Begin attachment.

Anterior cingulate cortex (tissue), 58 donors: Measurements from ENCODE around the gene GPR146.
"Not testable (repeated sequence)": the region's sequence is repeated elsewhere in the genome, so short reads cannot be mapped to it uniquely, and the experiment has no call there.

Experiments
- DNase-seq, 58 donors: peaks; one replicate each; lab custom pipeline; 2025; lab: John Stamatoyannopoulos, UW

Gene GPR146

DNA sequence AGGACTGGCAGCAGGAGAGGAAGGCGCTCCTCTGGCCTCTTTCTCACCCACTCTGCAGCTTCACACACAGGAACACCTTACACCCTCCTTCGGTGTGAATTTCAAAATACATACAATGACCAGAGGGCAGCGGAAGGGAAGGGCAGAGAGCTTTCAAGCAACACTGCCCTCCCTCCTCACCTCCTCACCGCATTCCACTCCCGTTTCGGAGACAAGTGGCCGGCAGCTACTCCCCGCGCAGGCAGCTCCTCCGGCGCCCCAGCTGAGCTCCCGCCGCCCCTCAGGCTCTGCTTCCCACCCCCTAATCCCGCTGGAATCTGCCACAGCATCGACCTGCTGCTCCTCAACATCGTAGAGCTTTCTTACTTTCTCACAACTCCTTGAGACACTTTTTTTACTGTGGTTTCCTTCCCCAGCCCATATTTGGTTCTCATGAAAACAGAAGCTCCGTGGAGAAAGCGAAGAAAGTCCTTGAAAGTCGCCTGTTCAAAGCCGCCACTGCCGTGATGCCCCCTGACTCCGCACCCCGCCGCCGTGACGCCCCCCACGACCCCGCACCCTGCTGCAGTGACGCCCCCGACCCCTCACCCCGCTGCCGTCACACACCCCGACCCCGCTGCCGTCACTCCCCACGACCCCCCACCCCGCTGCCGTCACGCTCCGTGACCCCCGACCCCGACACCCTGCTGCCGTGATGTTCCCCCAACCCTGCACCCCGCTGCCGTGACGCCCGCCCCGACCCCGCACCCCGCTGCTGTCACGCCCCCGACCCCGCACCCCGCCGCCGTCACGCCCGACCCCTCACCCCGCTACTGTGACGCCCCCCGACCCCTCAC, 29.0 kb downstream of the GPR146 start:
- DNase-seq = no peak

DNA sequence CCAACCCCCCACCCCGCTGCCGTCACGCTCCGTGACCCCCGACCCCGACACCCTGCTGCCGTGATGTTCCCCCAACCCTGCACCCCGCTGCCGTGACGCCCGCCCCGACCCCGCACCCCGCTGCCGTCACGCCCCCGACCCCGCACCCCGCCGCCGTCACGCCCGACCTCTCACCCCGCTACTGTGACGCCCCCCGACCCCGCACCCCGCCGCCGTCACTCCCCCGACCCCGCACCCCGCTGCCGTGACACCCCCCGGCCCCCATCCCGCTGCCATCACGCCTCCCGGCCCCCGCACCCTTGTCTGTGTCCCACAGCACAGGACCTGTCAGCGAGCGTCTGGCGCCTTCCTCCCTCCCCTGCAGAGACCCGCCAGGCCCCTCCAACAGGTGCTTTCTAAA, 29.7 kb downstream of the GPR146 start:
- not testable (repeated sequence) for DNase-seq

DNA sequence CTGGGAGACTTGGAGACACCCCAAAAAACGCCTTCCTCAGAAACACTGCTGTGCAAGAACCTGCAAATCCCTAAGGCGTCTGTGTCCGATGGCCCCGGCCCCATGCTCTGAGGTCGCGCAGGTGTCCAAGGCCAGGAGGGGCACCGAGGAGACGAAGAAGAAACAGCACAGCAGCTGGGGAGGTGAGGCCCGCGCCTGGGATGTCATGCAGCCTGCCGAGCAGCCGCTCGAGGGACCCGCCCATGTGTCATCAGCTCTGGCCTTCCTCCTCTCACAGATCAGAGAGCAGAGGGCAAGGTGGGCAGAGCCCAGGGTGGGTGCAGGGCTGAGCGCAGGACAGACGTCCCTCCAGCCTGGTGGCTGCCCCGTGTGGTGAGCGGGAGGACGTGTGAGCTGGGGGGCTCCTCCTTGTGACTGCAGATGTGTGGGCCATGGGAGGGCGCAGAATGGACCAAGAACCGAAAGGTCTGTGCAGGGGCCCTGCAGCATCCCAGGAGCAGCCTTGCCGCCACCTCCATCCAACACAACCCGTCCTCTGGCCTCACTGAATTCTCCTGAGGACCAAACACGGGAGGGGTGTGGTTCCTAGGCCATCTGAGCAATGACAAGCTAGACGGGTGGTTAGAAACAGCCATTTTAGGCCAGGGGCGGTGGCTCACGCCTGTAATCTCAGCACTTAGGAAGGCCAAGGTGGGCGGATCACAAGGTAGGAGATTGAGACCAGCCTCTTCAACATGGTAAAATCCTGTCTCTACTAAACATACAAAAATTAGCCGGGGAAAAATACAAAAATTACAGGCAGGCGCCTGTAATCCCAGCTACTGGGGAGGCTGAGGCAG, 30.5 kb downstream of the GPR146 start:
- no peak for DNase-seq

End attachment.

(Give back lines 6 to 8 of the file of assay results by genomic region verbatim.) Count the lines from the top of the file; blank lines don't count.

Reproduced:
DNA sequence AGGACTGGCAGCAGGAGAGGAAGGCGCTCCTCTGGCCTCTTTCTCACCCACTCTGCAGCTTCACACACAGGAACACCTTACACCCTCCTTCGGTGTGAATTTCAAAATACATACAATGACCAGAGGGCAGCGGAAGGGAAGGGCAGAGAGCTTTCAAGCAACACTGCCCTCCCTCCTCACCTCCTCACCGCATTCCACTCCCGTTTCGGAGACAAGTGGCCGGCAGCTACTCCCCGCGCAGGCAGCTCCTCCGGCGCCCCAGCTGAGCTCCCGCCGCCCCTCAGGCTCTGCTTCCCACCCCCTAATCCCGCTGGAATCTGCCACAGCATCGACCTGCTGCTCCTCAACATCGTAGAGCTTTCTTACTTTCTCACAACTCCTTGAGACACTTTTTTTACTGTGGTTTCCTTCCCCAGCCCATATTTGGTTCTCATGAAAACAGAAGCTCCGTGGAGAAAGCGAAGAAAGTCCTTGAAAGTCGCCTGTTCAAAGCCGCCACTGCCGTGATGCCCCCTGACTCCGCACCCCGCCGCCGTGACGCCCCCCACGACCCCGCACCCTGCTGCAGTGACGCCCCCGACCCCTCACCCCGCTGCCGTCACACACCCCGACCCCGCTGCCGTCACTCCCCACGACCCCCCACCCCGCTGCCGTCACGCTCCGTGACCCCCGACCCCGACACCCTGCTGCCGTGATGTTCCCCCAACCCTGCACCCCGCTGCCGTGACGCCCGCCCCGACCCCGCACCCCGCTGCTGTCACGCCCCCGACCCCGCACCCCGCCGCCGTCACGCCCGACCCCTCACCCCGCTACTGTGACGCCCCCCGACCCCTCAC, 29.0 kb downstream of the GPR146 start:
- DNase-seq = no peak

DNA sequence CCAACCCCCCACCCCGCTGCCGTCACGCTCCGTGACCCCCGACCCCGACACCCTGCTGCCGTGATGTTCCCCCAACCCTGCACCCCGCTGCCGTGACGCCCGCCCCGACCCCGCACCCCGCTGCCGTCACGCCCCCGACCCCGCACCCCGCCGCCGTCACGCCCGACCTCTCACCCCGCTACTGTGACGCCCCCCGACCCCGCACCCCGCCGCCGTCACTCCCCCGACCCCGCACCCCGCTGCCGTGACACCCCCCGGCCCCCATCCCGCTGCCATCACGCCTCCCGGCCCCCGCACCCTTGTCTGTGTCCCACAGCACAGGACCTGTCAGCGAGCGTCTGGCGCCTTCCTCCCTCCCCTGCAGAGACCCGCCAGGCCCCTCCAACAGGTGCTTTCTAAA, 29.7 kb downstream of the GPR146 start: